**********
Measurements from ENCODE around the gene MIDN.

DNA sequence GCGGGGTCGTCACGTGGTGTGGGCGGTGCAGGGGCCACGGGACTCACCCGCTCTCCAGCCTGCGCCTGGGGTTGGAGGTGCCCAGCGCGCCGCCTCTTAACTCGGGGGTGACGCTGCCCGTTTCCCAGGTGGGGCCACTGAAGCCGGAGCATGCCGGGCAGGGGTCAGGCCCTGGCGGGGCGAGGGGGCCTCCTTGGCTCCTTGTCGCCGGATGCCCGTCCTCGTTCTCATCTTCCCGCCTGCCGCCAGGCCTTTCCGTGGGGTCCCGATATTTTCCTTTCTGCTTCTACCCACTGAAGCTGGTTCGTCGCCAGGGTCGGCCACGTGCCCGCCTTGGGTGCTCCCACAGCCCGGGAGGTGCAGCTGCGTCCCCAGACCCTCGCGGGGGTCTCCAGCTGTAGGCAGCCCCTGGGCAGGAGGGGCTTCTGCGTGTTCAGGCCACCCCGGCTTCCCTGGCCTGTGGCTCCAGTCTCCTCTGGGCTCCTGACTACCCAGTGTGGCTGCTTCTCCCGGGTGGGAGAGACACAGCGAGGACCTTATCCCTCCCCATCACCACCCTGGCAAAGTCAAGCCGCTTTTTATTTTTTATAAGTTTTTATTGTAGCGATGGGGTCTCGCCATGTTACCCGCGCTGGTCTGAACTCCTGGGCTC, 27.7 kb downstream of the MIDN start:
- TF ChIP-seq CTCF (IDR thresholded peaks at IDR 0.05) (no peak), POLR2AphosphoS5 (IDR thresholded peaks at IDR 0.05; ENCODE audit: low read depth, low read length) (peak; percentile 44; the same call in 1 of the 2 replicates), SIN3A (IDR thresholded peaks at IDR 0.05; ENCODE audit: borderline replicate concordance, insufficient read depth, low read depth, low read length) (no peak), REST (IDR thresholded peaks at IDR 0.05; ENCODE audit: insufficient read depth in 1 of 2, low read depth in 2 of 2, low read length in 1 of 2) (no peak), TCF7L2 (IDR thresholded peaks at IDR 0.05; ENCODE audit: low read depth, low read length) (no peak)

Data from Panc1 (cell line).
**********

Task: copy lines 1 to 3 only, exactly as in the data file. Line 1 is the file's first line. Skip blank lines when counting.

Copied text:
Measurements from ENCODE around the gene MIDN.

DNA sequence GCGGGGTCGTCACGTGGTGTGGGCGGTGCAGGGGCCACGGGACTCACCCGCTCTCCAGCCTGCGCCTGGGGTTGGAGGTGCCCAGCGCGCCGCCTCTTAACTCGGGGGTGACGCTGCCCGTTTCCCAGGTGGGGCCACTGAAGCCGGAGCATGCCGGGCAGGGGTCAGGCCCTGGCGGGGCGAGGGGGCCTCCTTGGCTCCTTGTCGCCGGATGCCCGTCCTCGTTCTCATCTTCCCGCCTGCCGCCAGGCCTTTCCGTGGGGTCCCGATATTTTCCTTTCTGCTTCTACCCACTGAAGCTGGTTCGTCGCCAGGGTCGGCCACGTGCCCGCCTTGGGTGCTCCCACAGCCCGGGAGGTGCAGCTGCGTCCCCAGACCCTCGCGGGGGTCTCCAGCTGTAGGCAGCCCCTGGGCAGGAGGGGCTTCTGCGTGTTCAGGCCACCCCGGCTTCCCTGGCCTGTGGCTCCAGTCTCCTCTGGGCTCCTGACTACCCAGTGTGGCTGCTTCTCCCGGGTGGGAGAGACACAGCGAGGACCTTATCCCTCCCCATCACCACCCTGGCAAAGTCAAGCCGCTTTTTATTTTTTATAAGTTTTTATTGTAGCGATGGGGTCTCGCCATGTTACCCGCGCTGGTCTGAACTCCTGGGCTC, 27.7 kb downstream of the MIDN start:
- TF ChIP-seq CTCF (IDR thresholded peaks at IDR 0.05) (no peak), POLR2AphosphoS5 (IDR thresholded peaks at IDR 0.05; ENCODE audit: low read depth, low read length) (peak; percentile 44; the same call in 1 of the 2 replicates), SIN3A (IDR thresholded peaks at IDR 0.05; ENCODE audit: borderline replicate concordance, insufficient read depth, low read depth, low read length) (no peak), REST (IDR thresholded peaks at IDR 0.05; ENCODE audit: insufficient read depth in 1 of 2, low read depth in 2 of 2, low read length in 1 of 2) (no peak), TCF7L2 (IDR thresholded peaks at IDR 0.05; ENCODE audit: low read depth, low read length) (no peak)